I try not to do anything too stupid when I go out hiking. I don't jump from boulder to boulder, walk the tightrope across a fallen log, cross a raging river, stay exposed in an electrical storm, etc. There are too many things that can happen by accident without tempting fate.

I also invested in a SPOT satellite receiver which provides another measure of safety by enabling me to summon help. I use a GPS to navigate with but if it loses power, up-to-date maps are essential as is a compass and understanding how to navigate with one. I'd rather err on the conservative side so that I can live to hike another day.

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Guest tracker

I am a map and compass guy myself. When it's dark you stay put, especially if lost. This might be easier if I just ask or pose some questions?

What are some of the precautions people should take before and when in the back country?

ps. hey littlefeet cool avatar.

Edited by tracker

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Guest fenris

I am a map and compass guy myself. When it's dark you stay put, especially if lost. This might be easier if I just ask or pose some questions?

What are some of the precautions people should take before and when in the back country?

ps. hey littlefeet cool avatar.

Sage advice on the compass, I've been in a sitch where a friend's high end gps unit failed and the compass was what got us back to camp. And as far the walking down hill lessons, I offer this; leaf litter and wet rock underneath are not your friend.

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Guest

Depending on where you live & do your snooping, running into a grow op, delivery op, or meth lab is a very real possibility with obvious danger.

then there is stuff like hogs, cats, coyotes, and bear, any can get cheeky. In particular after the couple times I bowhunted them, I don't trust hogs as far as I can throw them. Quite a few years back I was snooping around an area in Minn that had a history of local sightings. The primitive campground I started out of had been torn up pretty fair by bears looking for chow, including the outhouse. Discretion being the better part of camping in a place bears regularly visited looking for an easy meal and in which a guy couldn't take a safe dump, I elected not to stay there...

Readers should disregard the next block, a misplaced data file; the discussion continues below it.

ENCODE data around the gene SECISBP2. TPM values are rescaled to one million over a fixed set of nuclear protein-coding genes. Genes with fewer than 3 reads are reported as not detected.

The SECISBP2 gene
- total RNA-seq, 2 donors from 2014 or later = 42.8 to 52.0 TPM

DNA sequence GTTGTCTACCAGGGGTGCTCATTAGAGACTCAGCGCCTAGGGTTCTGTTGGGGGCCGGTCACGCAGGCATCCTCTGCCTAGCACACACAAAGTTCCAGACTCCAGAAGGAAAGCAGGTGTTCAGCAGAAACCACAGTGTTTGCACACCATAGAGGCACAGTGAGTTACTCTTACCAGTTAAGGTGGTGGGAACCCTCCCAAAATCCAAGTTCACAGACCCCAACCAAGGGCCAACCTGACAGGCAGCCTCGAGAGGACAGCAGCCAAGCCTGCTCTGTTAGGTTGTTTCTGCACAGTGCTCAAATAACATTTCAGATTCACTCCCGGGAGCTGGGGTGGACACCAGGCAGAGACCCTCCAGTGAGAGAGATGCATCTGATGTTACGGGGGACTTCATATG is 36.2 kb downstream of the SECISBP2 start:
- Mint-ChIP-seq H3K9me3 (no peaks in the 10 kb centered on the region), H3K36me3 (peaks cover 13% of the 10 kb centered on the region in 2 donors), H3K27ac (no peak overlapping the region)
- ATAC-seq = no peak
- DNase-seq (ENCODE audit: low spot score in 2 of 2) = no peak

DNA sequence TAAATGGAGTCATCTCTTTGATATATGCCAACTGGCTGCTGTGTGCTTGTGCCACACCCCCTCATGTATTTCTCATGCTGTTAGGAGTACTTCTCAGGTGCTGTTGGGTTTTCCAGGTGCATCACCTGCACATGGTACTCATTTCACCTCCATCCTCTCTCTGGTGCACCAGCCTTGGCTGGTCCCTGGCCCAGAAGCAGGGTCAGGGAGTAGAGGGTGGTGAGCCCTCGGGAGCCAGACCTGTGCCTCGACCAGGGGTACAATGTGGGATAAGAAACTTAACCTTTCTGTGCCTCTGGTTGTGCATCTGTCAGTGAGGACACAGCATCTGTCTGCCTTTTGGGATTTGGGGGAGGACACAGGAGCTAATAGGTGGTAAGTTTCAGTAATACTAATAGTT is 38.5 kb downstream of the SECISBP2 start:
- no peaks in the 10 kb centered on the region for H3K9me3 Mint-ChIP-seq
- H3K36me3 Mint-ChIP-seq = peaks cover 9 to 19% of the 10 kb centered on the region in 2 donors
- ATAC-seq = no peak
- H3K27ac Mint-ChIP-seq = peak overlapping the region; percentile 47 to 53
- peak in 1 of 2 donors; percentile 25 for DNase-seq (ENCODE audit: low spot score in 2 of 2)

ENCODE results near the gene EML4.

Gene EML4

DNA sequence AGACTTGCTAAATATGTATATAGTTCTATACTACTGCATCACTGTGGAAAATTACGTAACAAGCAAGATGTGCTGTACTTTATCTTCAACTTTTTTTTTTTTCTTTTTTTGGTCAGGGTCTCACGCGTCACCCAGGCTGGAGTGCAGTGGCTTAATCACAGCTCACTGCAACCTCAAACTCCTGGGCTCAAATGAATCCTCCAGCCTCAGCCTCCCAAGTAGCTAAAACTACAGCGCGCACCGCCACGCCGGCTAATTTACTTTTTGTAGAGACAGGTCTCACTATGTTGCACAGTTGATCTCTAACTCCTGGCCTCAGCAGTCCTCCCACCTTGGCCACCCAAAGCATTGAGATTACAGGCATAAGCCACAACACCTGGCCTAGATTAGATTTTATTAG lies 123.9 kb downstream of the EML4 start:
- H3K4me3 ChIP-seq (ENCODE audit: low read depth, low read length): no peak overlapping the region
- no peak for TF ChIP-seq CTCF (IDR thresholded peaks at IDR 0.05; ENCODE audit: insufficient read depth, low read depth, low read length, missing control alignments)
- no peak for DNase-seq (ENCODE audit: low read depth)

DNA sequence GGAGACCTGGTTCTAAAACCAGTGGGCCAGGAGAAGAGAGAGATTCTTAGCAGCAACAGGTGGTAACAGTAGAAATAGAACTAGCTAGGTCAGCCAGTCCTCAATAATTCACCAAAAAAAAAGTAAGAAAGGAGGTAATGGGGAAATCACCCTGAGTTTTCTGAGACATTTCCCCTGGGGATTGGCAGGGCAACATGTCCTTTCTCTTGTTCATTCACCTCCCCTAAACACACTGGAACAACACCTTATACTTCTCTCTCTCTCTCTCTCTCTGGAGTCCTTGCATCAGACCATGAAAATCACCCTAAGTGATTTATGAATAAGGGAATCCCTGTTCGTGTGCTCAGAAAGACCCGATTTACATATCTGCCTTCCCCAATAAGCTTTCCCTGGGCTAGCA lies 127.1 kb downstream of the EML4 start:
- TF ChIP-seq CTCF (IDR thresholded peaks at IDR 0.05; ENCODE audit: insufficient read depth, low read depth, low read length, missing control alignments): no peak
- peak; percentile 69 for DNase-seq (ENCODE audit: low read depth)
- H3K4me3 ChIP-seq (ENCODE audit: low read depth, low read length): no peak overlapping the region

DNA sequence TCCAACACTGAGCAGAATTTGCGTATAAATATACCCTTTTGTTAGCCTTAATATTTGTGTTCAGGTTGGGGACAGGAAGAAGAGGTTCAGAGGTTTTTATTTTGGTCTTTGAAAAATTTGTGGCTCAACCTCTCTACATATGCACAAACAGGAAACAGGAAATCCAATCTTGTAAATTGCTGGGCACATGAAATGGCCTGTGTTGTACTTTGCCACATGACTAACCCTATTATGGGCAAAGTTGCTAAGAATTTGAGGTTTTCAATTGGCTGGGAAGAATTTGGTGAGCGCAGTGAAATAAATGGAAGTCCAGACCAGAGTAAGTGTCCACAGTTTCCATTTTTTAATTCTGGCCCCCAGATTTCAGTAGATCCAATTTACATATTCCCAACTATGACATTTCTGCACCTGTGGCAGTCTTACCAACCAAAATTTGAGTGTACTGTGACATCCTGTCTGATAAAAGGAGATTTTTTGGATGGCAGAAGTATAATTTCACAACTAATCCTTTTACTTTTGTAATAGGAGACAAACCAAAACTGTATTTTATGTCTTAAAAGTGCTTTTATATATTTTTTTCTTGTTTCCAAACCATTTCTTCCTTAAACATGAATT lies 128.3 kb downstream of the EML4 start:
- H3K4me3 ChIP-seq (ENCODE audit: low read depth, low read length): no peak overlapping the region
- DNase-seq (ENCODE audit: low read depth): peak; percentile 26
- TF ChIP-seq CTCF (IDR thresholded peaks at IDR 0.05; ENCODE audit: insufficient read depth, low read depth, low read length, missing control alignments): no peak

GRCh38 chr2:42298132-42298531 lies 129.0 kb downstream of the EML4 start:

These dangers are why, when I'm snooping around, I carry a shotgun or rifle. I only carry a handgun if I have no other alternative. Even though I've carried a bellygun professionally for 30 years both off & on duty, I share Matthew Quigley's opinion of them...

Edited by NDT

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Guest vilnoori

Sage advice. I too take it easy, also since I'm a middle aged lady and no longer slim and young. I thoroughly study the area I'm going into, using topographical maps. I leave very careful instructions about where I'm going and when I can be expected back and I don't detour from my original destination. I take along a survival kit including preparations for emergency camping and unexpected injury, very important because I usually go alone. I make sure my vehicle is working well. If I can I take a cell phone. It might not get service but at least they can track the signal.

The most I've been in trouble was putting my foot down in a slough and nearly getting caught in it (went up to my thigh in mud). That is serious business in this cougar and bear country. Thankfully I was using a walking stick and managed to lever myself out using the stick and a nearby sapling. I'm much more careful about bogs now.

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Guest LittleFeat